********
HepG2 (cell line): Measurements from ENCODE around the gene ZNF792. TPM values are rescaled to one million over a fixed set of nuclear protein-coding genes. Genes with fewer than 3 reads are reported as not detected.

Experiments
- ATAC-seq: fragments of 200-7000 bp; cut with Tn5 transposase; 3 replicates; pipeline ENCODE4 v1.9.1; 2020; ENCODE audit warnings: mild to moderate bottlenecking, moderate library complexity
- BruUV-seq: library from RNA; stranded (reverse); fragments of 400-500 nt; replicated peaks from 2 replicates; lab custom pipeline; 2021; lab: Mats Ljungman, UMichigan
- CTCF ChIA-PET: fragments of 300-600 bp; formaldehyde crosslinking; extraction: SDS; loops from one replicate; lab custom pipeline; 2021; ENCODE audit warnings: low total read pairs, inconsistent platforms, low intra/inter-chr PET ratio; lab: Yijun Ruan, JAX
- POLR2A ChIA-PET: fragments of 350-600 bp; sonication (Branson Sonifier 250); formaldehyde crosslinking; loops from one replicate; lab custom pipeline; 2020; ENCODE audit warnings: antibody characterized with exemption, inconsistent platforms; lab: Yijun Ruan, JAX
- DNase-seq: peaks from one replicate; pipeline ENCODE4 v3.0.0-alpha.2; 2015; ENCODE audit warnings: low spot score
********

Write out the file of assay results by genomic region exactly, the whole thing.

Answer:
HepG2 (cell line): Measurements from ENCODE around the gene ZNF792. TPM values are rescaled to one million over a fixed set of nuclear protein-coding genes. Genes with fewer than 3 reads are reported as not detected.

Experiments
- ATAC-seq: fragments of 200-7000 bp; cut with Tn5 transposase; 3 replicates; pipeline ENCODE4 v1.9.1; 2020; ENCODE audit warnings: mild to moderate bottlenecking, moderate library complexity
- BruUV-seq: library from RNA; stranded (reverse); fragments of 400-500 nt; replicated peaks from 2 replicates; lab custom pipeline; 2021; lab: Mats Ljungman, UMichigan
- CTCF ChIA-PET: fragments of 300-600 bp; formaldehyde crosslinking; extraction: SDS; loops from one replicate; lab custom pipeline; 2021; ENCODE audit warnings: low total read pairs, inconsistent platforms, low intra/inter-chr PET ratio; lab: Yijun Ruan, JAX
- POLR2A ChIA-PET: fragments of 350-600 bp; sonication (Branson Sonifier 250); formaldehyde crosslinking; loops from one replicate; lab custom pipeline; 2020; ENCODE audit warnings: antibody characterized with exemption, inconsistent platforms; lab: Yijun Ruan, JAX
- DNase-seq: peaks from one replicate; pipeline ENCODE4 v3.0.0-alpha.2; 2015; ENCODE audit warnings: low spot score